|US8442583||May 14, 2013||Iwao Fujisaki||Communication device|
|US8447353||May 21, 2013||Iwao Fujisaki||Communication device|
|US8447354||Mar 11, 2012||May 21, 2013||Iwao Fujisaki||Communication device|
|US8452307||May 28, 2013||Iwao Fujisaki||Communication device|
|US8472935||Jan 20, 2012||Jun 25, 2013||Iwao Fujisaki||Communication device|
|US8498625||Sep 30, 2011||Jul 30, 2013||Google Inc.||Advanced voicemail features without carrier voicemail support|
|US8532703||Mar 11, 2012||Sep 10, 2013||Iwao Fujisaki||Communication device|
|US8554269||Jun 27, 2012||Oct 8, 2013||Iwao Fujisaki||Communication device|
|US8565812||Jul 18, 2012||Oct 22, 2013||Iwao Fujisaki||Communication device|
|US8583093 *||Sep 14, 2012||Nov 12, 2013||Google Inc.||Playing local device information over a telephone connection|
|US8583186||Dec 4, 2009||Nov 12, 2013||Iwao Fujisaki||Communication device|
|US8583431||Aug 25, 2011||Nov 12, 2013||Harris Corporation||Communications system with speech-to-text conversion and associated methods|
|US8584388||Oct 17, 2012||Nov 19, 2013||Iwao Fujisaki||Firearm|
|US8588378||Jul 15, 2010||Nov 19, 2013||Google Inc.||Highlighting of voice message transcripts|
|US8620384 *||Apr 15, 2012||Dec 31, 2013||Iwao Fujisaki||Communication device|
|US8639214||Oct 26, 2007||Jan 28, 2014||Iwao Fujisaki||Communication device|
|US8676705||Apr 18, 2013||Mar 18, 2014||Iwao Fujisaki||Communication device|
|US8676895||Oct 12, 2011||Mar 18, 2014||Egain Communications Corporation||Interaction using content|
|US8694052||Apr 5, 2013||Apr 8, 2014||Iwao Fujisaki||Communication device|
|US8712472||Apr 5, 2013||Apr 29, 2014||Iwao Fujisaki||Communication device|
|US8731540||Sep 16, 2011||May 20, 2014||Iwao Fujisaki||Communication device|
|US8744860 *||Aug 2, 2010||Jun 3, 2014||At&T Intellectual Property I, L.P.||Apparatus and method for providing messages in a social network|
|US8755838||Apr 23, 2013||Jun 17, 2014||Iwao Fujisaki||Communication device|
|US8774862||Apr 5, 2013||Jul 8, 2014||Iwao Fujisaki||Communication device|
|US8781080 *||Aug 5, 2013||Jul 15, 2014||Broadcom Corporation||Systems and methods for presenting audio messages|
|US8781526||Apr 5, 2013||Jul 15, 2014||Iwao Fujisaki||Communication device|
|US8781527||Apr 5, 2013||Jul 15, 2014||Iwao Fujisaki||Communication device|
|US8914295 *||Apr 18, 2014||Dec 16, 2014||At&T Intellectual Property I, Lp||Apparatus and method for providing messages in a social network|
|US9049556||Jan 13, 2013||Jun 2, 2015||Iwao Fujisaki||Communication device|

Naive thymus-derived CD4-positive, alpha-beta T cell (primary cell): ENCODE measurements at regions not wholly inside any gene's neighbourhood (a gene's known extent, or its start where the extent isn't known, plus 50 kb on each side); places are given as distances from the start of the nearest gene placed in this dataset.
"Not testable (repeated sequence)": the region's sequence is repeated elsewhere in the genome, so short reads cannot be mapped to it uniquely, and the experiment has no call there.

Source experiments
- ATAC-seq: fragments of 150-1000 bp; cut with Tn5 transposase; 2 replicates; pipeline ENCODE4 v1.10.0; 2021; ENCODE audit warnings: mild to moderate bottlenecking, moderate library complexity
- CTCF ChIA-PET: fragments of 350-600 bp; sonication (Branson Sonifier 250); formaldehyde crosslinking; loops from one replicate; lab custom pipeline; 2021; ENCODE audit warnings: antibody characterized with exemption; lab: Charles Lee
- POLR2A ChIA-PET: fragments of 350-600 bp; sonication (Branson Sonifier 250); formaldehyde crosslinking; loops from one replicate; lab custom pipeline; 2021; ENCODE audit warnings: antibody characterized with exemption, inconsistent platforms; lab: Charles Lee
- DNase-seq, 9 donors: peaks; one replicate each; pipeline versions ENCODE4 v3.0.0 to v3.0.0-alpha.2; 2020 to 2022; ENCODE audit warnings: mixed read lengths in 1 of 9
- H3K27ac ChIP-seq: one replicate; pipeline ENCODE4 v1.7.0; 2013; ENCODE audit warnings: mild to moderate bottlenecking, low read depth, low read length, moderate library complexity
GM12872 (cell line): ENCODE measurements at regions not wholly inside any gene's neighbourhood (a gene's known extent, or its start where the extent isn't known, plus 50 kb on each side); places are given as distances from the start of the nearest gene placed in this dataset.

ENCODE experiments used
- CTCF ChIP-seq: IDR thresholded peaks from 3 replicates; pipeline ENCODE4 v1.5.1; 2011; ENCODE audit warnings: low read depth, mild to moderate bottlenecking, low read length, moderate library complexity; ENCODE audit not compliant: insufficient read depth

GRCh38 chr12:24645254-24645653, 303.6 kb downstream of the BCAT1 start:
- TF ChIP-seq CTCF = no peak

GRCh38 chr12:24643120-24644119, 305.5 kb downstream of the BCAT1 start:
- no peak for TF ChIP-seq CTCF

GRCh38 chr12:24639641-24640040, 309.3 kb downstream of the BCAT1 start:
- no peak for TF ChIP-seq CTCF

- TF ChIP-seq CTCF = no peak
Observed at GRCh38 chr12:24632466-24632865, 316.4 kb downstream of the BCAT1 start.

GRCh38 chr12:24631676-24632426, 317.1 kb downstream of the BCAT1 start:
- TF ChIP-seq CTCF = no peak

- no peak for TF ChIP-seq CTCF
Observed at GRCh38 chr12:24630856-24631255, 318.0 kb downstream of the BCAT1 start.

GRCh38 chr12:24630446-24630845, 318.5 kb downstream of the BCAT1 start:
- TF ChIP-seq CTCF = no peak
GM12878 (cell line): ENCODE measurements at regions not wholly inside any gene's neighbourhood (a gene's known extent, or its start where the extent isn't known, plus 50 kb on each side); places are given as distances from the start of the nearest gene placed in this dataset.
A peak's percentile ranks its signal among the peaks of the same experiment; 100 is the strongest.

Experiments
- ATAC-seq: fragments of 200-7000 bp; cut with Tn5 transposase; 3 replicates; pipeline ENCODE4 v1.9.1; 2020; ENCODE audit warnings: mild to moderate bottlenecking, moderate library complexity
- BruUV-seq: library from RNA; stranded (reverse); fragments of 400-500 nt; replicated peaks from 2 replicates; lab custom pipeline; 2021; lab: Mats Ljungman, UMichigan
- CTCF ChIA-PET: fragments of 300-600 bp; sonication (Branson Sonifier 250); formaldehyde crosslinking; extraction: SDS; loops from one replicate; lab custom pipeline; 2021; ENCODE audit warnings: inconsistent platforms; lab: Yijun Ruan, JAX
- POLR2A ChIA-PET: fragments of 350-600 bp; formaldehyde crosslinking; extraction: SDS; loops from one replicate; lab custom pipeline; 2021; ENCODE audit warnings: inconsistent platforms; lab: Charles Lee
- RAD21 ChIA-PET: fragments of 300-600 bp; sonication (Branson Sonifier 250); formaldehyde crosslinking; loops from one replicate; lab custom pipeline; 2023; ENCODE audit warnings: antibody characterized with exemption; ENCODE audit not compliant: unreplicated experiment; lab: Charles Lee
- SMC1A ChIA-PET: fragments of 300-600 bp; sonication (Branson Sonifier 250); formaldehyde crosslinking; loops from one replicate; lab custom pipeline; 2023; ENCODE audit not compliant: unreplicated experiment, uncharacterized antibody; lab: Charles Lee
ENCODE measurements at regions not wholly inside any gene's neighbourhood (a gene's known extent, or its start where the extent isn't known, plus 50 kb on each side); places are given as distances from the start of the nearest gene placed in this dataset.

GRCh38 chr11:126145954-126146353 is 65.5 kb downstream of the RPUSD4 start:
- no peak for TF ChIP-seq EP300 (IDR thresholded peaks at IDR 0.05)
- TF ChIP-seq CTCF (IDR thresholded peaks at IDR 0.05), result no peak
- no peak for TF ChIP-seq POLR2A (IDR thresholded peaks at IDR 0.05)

|US9060246||Oct 24, 2012||Jun 16, 2015||Iwao Fujisaki||Communication device|
|US9064494 *||Sep 13, 2010||Jun 23, 2015||Vodafone Gmbh||Method and device for automatic recognition of given keywords and/or terms within voice data|
|US9077807||Apr 22, 2014||Jul 7, 2015||Iwao Fujisaki||Communication device|
|US9082115||Feb 9, 2014||Jul 14, 2015||Iwao Fujisaki||Communication device|
|US9092917||Jul 22, 2014||Jul 28, 2015||Iwao Fujisaki||Communication device|
|US9094531||Oct 11, 2013||Jul 28, 2015||Iwao Fujisaki||Communication device|
|US9094775||May 2, 2014||Jul 28, 2015||Iwao Fujisaki||Communication device|
|US20040105464 *||Nov 25, 2003||Jun 3, 2004||Nec Infrontia Corporation||Voice data transmitting and receiving system|
|US20050131709 *||Dec 15, 2003||Jun 16, 2005||International Business Machines Corporation||Providing translations encoded within embedded digital information|
|US20110125501 *||Sep 13, 2010||May 26, 2011||Stefan Holtel||Method and device for automatic recognition of given keywords and/or terms within voice data|
|US20110301937 *||Dec 8, 2011||E Ink Holdings Inc.||Electronic reading device|
|US20120029917 *||Aug 2, 2010||Feb 2, 2012||At&T Intellectual Property I, L.P.||Apparatus and method for providing messages in a social network|
|US20120284024 *||May 3, 2011||Nov 8, 2012||Padmanabhan Mahalingam||Text Interface Device and Method in Voice Communication|
|US20140229176 *||Apr 18, 2014||Aug 14, 2014||At&T Intellectual Property I, Lp||Apparatus and method for providing messages in a social network|
|EP2562747A1 *||Aug 17, 2012||Feb 27, 2013||Harris Corporation||Communications system with speech-to-text conversion and associated methods|
|U.S. Classification||704/235, 704/500, 704/E15.045, 704/270, 704/209, 704/E19.007|
|Cooperative Classification||G10L19/0018, G10L15/26|
|European Classification||G10L19/00S, G10L15/26A|
|Jun 23, 2000||AS||Assignment|
Owner name: CISCO TECHNOLOGY, INC., CALIFORNIA
Free format text: ASSIGNMENT OF ASSIGNORS INTEREST;ASSIGNORS:WHITE, CHRISTOPHER A.;CHAVES, GERARDO;MUKHERJI, ARIJIT;REEL/FRAME:010921/0604;SIGNING DATES FROM 20000615 TO 20000621
|Apr 5, 2010||FPAY||Fee payment|
Year of fee payment: 4
|Apr 3, 2014||FPAY||Fee payment|
Year of fee payment: 8